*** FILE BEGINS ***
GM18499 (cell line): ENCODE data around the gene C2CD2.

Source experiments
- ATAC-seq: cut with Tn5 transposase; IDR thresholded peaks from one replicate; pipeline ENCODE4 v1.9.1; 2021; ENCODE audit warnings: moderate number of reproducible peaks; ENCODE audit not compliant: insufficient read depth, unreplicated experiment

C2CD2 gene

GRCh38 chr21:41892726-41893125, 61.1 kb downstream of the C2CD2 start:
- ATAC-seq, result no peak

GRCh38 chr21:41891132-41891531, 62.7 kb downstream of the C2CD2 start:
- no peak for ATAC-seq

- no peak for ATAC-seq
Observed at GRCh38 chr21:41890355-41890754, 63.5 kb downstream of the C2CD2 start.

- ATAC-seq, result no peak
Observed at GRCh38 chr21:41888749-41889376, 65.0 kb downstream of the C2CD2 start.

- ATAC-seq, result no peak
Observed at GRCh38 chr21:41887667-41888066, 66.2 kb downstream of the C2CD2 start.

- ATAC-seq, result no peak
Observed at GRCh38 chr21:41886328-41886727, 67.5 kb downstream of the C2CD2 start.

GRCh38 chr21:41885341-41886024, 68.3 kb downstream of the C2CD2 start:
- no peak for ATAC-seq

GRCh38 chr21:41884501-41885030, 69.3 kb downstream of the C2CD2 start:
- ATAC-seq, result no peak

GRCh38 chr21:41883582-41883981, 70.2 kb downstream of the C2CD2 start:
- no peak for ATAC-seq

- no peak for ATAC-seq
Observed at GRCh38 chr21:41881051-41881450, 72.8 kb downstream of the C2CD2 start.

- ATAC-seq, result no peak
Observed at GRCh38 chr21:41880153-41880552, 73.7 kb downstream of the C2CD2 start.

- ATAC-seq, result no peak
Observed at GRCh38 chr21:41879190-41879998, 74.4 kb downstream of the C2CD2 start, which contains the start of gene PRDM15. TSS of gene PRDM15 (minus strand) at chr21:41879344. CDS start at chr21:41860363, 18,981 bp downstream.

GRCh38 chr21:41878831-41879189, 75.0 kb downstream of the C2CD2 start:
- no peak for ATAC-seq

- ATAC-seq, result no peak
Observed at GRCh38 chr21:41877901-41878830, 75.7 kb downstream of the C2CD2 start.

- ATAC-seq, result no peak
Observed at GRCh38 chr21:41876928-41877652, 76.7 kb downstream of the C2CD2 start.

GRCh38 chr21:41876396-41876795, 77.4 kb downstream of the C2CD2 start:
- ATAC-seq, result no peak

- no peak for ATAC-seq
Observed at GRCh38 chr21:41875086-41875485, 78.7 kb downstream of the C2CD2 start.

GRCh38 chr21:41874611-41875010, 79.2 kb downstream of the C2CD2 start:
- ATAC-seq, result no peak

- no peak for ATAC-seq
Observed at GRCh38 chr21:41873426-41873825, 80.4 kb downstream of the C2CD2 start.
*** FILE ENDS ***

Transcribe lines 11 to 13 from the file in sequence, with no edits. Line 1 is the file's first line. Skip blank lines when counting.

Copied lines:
- ATAC-seq, result no peak
Observed at GRCh38 chr21:41888749-41889376, 65.0 kb downstream of the C2CD2 start.

- ATAC-seq, result no peak